“The CRISPR technique can now target messenger RNA [mRNA], which theoretically could solve a lot of our problems, but there are a lot of practical details that would have to be worked out, at least in the human ear,” said Lawrence R. Lustig, MD, Howard W. Smith Professor and chair of the department of otolaryngology–head and neck surgery at Columbia University College of Physicians and Surgeons in New York City. He noted, for example, that any treatment for hearing loss would have to be performed in the earliest stages of fetal development; once degenerative hearing loss begins, there is no way to reverse it.
Explore this issue:December 2017
To test the viability of early treatment, Dr. Lustig and his colleagues are using adeno-associate virus type 1 (AAV1) vectors very early in the mouse life cycle, day 1 after birth, “which actually translates into a human baby in utero,” he said. In one study, his team used gene replacement therapy to restore hearing in a mouse model by using the AAV1 to deliver vesicular glutamate transporter-3 (VGLUT3) cells into the cochlea of impaired mice. Within two weeks of AAV1-VGLUT3 delivery, the newborn mice had restoration of their auditory brainstem response and partial rescue of the startle response (Neuron. 2012;75:283–293).
Dr. Staecker also underscored the importance of early intervention. “CRISPR will probably have to [be applied to] dominant genes before you have complete degeneration of the hair cell in question,” he said, adding that better screening of patients also would be needed. “It is not enough just to say ,‘You have hearing loss’; we need to define what a patient has on a structural, physiologic, and molecular level,” he explained. “You want to know exactly what is wrong with the ear—whether the problem is in the stria vascularis, the hair cell, or the spiral ganglion—what are the genes involved. We will not be there tomorrow, but it will be much sooner than expected.”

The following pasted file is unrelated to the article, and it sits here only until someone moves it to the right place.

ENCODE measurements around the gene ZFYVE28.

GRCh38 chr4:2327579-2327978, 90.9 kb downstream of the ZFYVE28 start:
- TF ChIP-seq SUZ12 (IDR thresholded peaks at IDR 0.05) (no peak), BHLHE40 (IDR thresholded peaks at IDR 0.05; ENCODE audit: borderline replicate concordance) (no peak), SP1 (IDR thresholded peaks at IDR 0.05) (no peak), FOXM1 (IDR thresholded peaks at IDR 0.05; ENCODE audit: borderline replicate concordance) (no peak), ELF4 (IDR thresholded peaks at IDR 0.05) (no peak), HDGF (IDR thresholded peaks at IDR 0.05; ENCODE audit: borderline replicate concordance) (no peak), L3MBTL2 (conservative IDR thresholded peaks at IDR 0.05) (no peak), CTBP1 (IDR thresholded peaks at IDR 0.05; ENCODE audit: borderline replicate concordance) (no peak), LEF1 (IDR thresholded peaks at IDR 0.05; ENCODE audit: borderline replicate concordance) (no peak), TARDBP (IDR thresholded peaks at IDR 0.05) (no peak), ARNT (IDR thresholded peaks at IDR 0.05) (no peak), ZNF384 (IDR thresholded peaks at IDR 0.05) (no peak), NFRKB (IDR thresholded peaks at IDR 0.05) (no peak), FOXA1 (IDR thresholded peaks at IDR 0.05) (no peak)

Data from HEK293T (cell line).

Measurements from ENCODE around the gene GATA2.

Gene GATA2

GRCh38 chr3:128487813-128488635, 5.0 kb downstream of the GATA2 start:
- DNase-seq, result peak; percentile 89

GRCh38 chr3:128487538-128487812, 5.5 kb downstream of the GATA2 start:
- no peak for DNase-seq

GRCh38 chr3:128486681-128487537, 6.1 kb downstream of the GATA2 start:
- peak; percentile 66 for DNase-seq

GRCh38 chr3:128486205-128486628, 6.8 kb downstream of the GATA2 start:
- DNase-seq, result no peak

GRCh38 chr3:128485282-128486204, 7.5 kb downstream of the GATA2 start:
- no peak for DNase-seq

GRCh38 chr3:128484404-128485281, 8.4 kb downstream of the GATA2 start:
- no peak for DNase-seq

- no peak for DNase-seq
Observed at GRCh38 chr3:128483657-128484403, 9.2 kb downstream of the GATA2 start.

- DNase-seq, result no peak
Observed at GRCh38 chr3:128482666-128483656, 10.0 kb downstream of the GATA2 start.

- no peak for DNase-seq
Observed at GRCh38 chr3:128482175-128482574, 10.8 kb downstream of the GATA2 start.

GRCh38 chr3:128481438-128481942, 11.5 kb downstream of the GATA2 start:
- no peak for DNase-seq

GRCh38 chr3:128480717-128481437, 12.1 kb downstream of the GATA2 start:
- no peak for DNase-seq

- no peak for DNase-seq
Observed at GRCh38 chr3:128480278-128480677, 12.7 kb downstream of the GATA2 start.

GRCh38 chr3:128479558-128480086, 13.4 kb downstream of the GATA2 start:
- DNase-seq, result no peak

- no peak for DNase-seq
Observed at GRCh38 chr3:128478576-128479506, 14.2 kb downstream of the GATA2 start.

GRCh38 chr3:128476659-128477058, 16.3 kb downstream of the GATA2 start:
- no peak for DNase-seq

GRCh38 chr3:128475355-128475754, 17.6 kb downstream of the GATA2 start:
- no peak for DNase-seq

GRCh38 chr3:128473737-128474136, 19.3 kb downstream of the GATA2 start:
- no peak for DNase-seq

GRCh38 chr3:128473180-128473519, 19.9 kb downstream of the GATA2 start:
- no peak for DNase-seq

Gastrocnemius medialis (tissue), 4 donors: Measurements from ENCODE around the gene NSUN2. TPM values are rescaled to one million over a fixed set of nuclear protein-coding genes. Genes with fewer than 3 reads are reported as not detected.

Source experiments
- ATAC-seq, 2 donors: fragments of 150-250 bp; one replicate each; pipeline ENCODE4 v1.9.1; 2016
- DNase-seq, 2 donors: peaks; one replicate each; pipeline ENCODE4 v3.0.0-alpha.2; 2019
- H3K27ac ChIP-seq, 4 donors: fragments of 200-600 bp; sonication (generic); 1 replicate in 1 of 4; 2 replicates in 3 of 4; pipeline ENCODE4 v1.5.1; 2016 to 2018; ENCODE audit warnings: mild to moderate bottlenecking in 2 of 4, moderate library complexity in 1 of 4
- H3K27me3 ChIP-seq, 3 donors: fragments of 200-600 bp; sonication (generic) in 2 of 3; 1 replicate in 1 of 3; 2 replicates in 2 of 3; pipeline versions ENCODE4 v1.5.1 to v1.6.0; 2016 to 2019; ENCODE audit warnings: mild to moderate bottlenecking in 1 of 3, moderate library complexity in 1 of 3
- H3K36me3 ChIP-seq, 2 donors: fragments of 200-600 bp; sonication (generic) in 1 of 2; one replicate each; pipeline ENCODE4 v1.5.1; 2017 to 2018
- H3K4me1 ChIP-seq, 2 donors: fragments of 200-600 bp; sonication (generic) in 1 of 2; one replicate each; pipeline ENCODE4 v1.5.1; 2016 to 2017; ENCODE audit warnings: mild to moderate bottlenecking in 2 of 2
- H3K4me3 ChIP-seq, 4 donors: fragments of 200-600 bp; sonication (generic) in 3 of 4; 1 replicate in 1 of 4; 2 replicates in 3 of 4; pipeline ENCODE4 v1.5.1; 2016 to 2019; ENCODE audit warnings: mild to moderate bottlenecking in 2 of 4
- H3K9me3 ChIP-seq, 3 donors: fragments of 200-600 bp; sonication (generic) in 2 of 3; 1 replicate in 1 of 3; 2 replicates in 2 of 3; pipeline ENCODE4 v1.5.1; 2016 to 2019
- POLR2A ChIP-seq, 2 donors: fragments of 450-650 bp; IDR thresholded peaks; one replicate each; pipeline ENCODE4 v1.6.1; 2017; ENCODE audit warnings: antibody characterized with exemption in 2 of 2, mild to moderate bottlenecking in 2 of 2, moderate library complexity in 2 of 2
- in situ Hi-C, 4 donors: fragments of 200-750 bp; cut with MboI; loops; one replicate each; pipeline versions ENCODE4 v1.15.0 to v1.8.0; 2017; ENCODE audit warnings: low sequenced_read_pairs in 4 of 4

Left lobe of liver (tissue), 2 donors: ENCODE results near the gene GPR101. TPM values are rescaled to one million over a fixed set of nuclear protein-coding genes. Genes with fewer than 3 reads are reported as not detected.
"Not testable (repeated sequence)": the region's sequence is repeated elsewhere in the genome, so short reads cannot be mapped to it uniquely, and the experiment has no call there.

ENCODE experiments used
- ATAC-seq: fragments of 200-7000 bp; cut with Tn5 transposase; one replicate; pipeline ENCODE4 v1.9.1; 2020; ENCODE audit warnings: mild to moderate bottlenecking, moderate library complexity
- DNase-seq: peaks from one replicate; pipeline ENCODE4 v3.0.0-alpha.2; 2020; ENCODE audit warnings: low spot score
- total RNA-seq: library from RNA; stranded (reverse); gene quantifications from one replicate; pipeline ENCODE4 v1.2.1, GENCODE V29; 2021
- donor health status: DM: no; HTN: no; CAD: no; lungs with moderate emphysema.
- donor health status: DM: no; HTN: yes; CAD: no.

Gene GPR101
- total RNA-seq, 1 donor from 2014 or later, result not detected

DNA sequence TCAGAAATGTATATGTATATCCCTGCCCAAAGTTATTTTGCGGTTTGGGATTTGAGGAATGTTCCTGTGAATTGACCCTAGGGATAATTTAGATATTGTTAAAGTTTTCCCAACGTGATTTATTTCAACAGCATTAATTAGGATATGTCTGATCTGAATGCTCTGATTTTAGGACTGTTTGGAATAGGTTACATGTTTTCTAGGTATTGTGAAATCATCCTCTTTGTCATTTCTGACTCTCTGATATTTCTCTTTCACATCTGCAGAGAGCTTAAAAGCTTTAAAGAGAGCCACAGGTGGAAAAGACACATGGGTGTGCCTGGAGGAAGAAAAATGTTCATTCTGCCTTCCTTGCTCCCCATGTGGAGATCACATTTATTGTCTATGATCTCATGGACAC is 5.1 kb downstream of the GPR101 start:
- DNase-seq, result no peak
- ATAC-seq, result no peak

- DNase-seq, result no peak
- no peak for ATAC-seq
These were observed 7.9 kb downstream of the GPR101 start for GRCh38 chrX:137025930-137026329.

Dr. Staecker was instrumental in developing the first clinical trial of human inner ear gene therapy, including evaluating the efficacy of inserting the Atoh1 gene to help regenerate vestibular hair cells (Laryngoscope. 2014;124:S1–S12). “The trial [yielded] information on how to access the ear, how to deliver treatments, what doses the human ear tolerates, and sets the stage for the more complicated therapies. If we think about gene editing or gene replacement, we may have to treat the patient for the duration of their life rather than a one-time short intervention. So we have to approach all of these things slowly.”
If we think about gene editing or gene replacement, we may have to treat the patient for the duration of their life rather than a one-time short intervention. So, we have to approach all of these things slowly. —Hinrich Staecker, MD, PhD
The CRISPR technique holds the promise of targeting specific mutations in the DNA strand without affecting normal cells. Studies in the mouse model have run into problems, however. “There always is a risk that the technique is not selective enough to prevent the snipping of ‘normal’ portions of the strand or, potentially worse, inserting cells in the wrong place. Other concerns occur when only some of the embryo cells are repaired, called mosaicism,” Dr. Welling noted. Even in the landmark Nature study, the reported success rate was 72.4%. Most scientists agree that before this technique could be used in viable human embryos, the success rate would have to be 100% in the mouse models and larger animal studies.